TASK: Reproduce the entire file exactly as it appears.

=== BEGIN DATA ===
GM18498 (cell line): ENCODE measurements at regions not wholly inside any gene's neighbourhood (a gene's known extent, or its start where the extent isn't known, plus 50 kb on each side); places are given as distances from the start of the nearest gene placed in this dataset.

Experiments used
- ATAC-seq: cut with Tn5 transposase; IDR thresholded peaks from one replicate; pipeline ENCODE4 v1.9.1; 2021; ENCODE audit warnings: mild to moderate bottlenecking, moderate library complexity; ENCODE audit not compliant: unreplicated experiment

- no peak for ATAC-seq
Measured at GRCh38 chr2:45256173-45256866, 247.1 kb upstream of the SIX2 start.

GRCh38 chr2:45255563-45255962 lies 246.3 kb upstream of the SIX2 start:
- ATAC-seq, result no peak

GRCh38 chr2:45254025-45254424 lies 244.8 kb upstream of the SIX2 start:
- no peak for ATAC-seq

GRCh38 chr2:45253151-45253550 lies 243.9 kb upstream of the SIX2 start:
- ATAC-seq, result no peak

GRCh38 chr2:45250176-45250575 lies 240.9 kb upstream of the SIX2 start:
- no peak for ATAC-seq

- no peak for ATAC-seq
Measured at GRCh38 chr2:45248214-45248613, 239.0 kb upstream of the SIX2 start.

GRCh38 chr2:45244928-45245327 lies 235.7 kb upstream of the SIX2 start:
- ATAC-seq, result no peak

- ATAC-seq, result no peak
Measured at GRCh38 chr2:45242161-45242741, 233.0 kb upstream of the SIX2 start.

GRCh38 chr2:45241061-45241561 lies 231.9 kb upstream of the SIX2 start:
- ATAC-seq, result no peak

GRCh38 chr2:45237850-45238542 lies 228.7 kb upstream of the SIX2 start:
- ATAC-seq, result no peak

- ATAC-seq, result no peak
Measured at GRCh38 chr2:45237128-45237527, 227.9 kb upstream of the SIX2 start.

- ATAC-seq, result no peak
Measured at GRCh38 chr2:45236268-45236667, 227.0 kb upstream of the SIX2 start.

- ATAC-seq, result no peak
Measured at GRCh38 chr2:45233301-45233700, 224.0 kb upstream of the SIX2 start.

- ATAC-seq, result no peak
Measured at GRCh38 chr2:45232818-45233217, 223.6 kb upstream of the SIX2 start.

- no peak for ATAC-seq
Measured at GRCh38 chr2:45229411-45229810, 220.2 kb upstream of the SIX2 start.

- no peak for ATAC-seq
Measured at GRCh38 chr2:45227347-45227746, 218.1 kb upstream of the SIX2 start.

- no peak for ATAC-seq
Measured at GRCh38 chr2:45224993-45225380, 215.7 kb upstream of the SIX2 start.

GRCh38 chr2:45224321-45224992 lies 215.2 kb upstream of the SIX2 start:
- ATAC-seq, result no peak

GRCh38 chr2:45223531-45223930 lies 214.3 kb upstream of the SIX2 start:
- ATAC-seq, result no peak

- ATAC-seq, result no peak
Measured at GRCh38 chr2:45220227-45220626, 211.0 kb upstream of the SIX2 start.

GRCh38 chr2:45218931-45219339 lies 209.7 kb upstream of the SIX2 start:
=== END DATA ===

GM18498 (cell line): ENCODE measurements at regions not wholly inside any gene's neighbourhood (a gene's known extent, or its start where the extent isn't known, plus 50 kb on each side); places are given as distances from the start of the nearest gene placed in this dataset.

Experiments used
- ATAC-seq: cut with Tn5 transposase; IDR thresholded peaks from one replicate; pipeline ENCODE4 v1.9.1; 2021; ENCODE audit warnings: mild to moderate bottlenecking, moderate library complexity; ENCODE audit not compliant: unreplicated experiment

- no peak for ATAC-seq
Measured at GRCh38 chr2:45256173-45256866, 247.1 kb upstream of the SIX2 start.

GRCh38 chr2:45255563-45255962 lies 246.3 kb upstream of the SIX2 start:
- ATAC-seq, result no peak

GRCh38 chr2:45254025-45254424 lies 244.8 kb upstream of the SIX2 start:
- no peak for ATAC-seq

GRCh38 chr2:45253151-45253550 lies 243.9 kb upstream of the SIX2 start:
- ATAC-seq, result no peak

GRCh38 chr2:45250176-45250575 lies 240.9 kb upstream of the SIX2 start:
- no peak for ATAC-seq

- no peak for ATAC-seq
Measured at GRCh38 chr2:45248214-45248613, 239.0 kb upstream of the SIX2 start.

GRCh38 chr2:45244928-45245327 lies 235.7 kb upstream of the SIX2 start:
- ATAC-seq, result no peak

- ATAC-seq, result no peak
Measured at GRCh38 chr2:45242161-45242741, 233.0 kb upstream of the SIX2 start.

GRCh38 chr2:45241061-45241561 lies 231.9 kb upstream of the SIX2 start:
- ATAC-seq, result no peak

GRCh38 chr2:45237850-45238542 lies 228.7 kb upstream of the SIX2 start:
- ATAC-seq, result no peak

- ATAC-seq, result no peak
Measured at GRCh38 chr2:45237128-45237527, 227.9 kb upstream of the SIX2 start.

- ATAC-seq, result no peak
Measured at GRCh38 chr2:45236268-45236667, 227.0 kb upstream of the SIX2 start.

- ATAC-seq, result no peak
Measured at GRCh38 chr2:45233301-45233700, 224.0 kb upstream of the SIX2 start.

- ATAC-seq, result no peak
Measured at GRCh38 chr2:45232818-45233217, 223.6 kb upstream of the SIX2 start.

- no peak for ATAC-seq
Measured at GRCh38 chr2:45229411-45229810, 220.2 kb upstream of the SIX2 start.

- no peak for ATAC-seq
Measured at GRCh38 chr2:45227347-45227746, 218.1 kb upstream of the SIX2 start.

- no peak for ATAC-seq
Measured at GRCh38 chr2:45224993-45225380, 215.7 kb upstream of the SIX2 start.

GRCh38 chr2:45224321-45224992 lies 215.2 kb upstream of the SIX2 start:
- ATAC-seq, result no peak

GRCh38 chr2:45223531-45223930 lies 214.3 kb upstream of the SIX2 start:
- ATAC-seq, result no peak

- ATAC-seq, result no peak
Measured at GRCh38 chr2:45220227-45220626, 211.0 kb upstream of the SIX2 start.

GRCh38 chr2:45218931-45219339 lies 209.7 kb upstream of the SIX2 start: